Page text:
Do we really need dictionaries?

Harrap's French English dictionary

I was pondering this the other day as I did my Russian homework. As a student studying French I pored over my four volume Harrap’s Standard French and English dictionary and when I began studying Russian “in anger” (that’s a phrase I picked up from the Moodle developers I hang out with) I bought the big Oxford Russian dictionary.

But I hardly ever use it. Why not?

First, because it is so much easier to check things using Google Translate on my phone. And before everyone screams in horror: I never take its pronouncements as Gospel. If I need to know a short phrase or correct declension/conjugation, I will often speak into my phone, look at what Google Translate offers and then reverse the process by saying the Russian to discover the resultant English translation.  Then if I am still not convinced, I will look at some of the alternative translations on offer, and most useful of all, I will type the phrase into a site such as Reverso which offers real life contextual examples. This final benefit is, I think, the main reason I have moved away from using dictionaries. While it is easy to find single words or verbs with a quick check online, that’s not helpful in isolation. We need to see the words in situations to be sure we’re using them appropriately. Good dictionaries offer examples, but they can’t compete with the internet. Sometimes if I am still uncertain about a phrase, having run it through Google Translate, reverso and the WWW in general, I’ll revert to my dictionary, but interestingly the last time I did that and went with the advice of the dictionary, I ended up with a not-quite-right sentence. The internet had been right after all.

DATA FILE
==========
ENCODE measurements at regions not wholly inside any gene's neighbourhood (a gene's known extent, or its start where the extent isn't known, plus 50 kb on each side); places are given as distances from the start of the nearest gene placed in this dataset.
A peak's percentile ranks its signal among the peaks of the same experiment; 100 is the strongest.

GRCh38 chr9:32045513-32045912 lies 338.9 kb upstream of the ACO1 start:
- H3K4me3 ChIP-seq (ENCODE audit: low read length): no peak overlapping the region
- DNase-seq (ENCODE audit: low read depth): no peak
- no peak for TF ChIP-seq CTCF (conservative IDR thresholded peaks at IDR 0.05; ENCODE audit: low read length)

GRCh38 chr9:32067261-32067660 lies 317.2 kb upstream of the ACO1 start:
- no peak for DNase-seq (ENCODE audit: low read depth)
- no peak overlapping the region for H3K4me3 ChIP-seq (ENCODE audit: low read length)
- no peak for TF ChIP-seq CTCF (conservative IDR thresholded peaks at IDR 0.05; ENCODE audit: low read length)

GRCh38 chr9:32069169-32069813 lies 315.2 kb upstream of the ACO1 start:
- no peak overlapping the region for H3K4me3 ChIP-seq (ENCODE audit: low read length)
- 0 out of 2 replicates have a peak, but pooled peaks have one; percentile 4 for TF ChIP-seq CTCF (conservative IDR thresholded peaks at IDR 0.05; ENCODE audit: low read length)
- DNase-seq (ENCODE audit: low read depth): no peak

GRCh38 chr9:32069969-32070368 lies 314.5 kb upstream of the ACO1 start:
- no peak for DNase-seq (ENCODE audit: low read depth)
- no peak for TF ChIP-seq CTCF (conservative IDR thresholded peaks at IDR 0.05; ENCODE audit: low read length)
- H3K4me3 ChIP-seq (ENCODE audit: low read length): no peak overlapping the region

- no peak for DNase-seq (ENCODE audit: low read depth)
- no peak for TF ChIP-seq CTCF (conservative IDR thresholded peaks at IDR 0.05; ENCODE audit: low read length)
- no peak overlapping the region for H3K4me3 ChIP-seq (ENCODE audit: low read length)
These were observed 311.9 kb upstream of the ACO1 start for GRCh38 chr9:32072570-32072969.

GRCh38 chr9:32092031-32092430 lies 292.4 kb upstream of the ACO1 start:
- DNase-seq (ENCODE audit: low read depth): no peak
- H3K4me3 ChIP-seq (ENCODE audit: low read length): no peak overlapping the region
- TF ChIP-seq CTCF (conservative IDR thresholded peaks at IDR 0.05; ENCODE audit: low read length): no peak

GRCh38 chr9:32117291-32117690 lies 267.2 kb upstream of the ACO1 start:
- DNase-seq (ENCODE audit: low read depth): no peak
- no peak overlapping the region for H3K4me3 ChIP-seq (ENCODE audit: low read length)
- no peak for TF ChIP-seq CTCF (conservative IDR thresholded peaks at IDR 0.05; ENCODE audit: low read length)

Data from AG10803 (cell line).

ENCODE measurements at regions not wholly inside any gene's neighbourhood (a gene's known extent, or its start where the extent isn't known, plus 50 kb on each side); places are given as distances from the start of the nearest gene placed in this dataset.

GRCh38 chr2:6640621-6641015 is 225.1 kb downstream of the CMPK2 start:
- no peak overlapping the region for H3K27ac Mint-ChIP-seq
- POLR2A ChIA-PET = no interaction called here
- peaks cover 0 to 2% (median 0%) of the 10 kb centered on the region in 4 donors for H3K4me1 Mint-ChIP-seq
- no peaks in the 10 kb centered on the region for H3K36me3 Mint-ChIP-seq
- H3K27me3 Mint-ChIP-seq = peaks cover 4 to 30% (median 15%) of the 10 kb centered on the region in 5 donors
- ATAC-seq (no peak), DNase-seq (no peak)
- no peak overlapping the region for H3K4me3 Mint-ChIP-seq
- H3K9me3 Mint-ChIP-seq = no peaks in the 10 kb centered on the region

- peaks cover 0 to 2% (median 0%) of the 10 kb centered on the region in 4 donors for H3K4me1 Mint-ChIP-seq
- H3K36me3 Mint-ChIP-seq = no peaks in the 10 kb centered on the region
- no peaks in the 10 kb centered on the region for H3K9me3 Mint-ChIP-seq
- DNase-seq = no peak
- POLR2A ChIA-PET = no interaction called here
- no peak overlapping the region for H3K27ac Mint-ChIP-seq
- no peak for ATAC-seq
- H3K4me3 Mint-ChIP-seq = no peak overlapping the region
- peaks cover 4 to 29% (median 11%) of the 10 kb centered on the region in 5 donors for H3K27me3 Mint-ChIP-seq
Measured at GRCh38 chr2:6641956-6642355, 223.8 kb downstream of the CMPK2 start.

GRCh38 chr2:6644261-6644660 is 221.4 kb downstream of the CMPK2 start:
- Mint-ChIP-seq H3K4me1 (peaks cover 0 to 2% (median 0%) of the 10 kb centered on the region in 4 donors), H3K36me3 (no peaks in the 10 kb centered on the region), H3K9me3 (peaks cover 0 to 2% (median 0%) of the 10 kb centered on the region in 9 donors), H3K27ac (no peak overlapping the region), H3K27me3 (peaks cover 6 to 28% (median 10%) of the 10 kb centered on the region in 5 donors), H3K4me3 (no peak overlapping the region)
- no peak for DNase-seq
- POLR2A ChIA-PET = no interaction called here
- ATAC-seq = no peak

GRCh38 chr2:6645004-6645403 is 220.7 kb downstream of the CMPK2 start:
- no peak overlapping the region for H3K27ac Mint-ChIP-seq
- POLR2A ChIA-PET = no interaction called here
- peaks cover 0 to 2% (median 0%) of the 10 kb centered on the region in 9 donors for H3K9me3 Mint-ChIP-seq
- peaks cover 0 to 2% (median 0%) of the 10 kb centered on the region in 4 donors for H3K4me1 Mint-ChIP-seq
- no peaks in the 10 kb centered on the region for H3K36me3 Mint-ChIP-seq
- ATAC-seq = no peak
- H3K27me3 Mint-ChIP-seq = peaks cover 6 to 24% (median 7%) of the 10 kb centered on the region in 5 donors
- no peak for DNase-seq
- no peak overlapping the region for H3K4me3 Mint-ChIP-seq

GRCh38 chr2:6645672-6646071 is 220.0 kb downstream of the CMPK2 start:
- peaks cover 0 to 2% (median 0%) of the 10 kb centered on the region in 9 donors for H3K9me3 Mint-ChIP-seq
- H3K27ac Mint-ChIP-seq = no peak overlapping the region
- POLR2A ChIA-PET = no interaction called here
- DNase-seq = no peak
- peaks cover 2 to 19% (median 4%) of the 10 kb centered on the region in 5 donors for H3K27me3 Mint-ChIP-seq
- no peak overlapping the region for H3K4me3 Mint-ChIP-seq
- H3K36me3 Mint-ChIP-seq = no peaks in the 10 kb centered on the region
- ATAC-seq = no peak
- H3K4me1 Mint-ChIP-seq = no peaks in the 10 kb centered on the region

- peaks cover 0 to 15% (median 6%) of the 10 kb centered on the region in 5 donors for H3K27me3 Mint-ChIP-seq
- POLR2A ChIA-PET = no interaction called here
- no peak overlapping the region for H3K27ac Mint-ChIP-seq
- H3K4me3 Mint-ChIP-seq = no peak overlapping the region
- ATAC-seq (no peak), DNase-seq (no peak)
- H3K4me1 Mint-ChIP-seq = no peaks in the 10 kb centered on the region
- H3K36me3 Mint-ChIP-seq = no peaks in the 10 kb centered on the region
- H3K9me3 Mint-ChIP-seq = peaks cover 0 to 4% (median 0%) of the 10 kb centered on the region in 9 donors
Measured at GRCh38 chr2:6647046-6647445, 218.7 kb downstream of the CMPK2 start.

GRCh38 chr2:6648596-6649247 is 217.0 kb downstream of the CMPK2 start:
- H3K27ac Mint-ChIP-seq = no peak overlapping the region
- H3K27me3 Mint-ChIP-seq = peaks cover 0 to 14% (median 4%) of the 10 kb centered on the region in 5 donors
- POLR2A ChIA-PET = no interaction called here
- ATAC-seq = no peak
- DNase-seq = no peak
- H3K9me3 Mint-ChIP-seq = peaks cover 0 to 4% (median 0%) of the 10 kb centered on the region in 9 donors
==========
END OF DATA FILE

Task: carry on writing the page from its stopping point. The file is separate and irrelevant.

And dictionaries – the paper kind – can’t pronounce words for you. Well they can highlight the stress and offer a phonetic transcript, but much better to hear real people pronouncing the words online. ( I confess I am slightly sceptical of Google Translate’s rather robotic readers, but they’ll do for me for the time being.)

In terms of verbs, at the level I am at so far, my 501 Russian verbs book serves me much better than a dictionary  because not only does it give me all the conjugations with some useful related expressions, but you can find words more quickly because you don’t have to sift through nouns, adjectives and other extraneous words!!

I see that in a couple of the exams I plan to be taking next year, you are allowed to use a dictionary. I  presume that will be a paper dictionary, avoiding the distractions and potential misdoings of an online equivalent. I will need to practise a bit with this  “old-fashioned” dictionary because one downside of using the internet for word-searching is that you don’t have to memorise the order of the letters in the alphabet! I used to be lightning fast finding words in dictionaries (Ok my known languages had alphabets almost the same as the English one) but on the rare occasions now I use my Oxford Russian dictionary, it takes me a while to remember whether to look near the start of the alphabet, the middle or the end. And how many times have I done a fruitless search for a word under в only to realise it is actually under б?

I am not at the stage yet in Russian where I would ask on the (rather scary) forums, as I have done when preparing presentations or training sessions in French or German, but if when that day does come, that will be yet another reason to forego the dictionary.

Perhaps if we’re somewhere with no internet access, when my phone and laptop batteries are dead, perhaps then I’ll need my dictionary? Apart from that.. well.. I’m not convinced..

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